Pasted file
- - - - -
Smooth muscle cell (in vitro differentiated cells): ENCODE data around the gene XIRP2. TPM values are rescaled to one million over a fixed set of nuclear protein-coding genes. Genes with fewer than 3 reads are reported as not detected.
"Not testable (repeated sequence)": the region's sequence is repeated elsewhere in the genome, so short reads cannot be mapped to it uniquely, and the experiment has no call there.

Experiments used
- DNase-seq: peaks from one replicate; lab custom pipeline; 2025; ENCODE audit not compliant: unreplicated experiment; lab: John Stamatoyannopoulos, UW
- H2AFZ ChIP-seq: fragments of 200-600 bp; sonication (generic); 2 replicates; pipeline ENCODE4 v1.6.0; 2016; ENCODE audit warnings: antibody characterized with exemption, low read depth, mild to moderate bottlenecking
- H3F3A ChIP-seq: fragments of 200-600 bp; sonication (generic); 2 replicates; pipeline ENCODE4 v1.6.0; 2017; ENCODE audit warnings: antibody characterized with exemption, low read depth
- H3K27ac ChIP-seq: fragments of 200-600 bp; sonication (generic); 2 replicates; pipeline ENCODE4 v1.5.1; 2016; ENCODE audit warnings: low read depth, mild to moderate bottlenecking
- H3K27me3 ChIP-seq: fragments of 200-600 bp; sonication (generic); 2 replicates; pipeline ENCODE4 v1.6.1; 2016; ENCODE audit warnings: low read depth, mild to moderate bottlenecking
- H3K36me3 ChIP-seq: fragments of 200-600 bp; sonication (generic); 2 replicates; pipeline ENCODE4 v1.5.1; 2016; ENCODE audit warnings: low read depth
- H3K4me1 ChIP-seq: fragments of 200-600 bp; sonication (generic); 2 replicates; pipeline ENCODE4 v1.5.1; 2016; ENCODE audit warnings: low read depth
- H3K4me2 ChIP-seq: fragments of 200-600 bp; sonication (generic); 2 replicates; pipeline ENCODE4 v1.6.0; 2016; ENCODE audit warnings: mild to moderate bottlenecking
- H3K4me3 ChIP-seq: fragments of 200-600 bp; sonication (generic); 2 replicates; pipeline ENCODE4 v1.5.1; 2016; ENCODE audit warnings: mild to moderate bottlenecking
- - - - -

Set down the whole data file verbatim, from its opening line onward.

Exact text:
Smooth muscle cell (in vitro differentiated cells): ENCODE data around the gene XIRP2. TPM values are rescaled to one million over a fixed set of nuclear protein-coding genes. Genes with fewer than 3 reads are reported as not detected.
"Not testable (repeated sequence)": the region's sequence is repeated elsewhere in the genome, so short reads cannot be mapped to it uniquely, and the experiment has no call there.

Experiments used
- DNase-seq: peaks from one replicate; lab custom pipeline; 2025; ENCODE audit not compliant: unreplicated experiment; lab: John Stamatoyannopoulos, UW
- H2AFZ ChIP-seq: fragments of 200-600 bp; sonication (generic); 2 replicates; pipeline ENCODE4 v1.6.0; 2016; ENCODE audit warnings: antibody characterized with exemption, low read depth, mild to moderate bottlenecking
- H3F3A ChIP-seq: fragments of 200-600 bp; sonication (generic); 2 replicates; pipeline ENCODE4 v1.6.0; 2017; ENCODE audit warnings: antibody characterized with exemption, low read depth
- H3K27ac ChIP-seq: fragments of 200-600 bp; sonication (generic); 2 replicates; pipeline ENCODE4 v1.5.1; 2016; ENCODE audit warnings: low read depth, mild to moderate bottlenecking
- H3K27me3 ChIP-seq: fragments of 200-600 bp; sonication (generic); 2 replicates; pipeline ENCODE4 v1.6.1; 2016; ENCODE audit warnings: low read depth, mild to moderate bottlenecking
- H3K36me3 ChIP-seq: fragments of 200-600 bp; sonication (generic); 2 replicates; pipeline ENCODE4 v1.5.1; 2016; ENCODE audit warnings: low read depth
- H3K4me1 ChIP-seq: fragments of 200-600 bp; sonication (generic); 2 replicates; pipeline ENCODE4 v1.5.1; 2016; ENCODE audit warnings: low read depth
- H3K4me2 ChIP-seq: fragments of 200-600 bp; sonication (generic); 2 replicates; pipeline ENCODE4 v1.6.0; 2016; ENCODE audit warnings: mild to moderate bottlenecking
- H3K4me3 ChIP-seq: fragments of 200-600 bp; sonication (generic); 2 replicates; pipeline ENCODE4 v1.5.1; 2016; ENCODE audit warnings: mild to moderate bottlenecking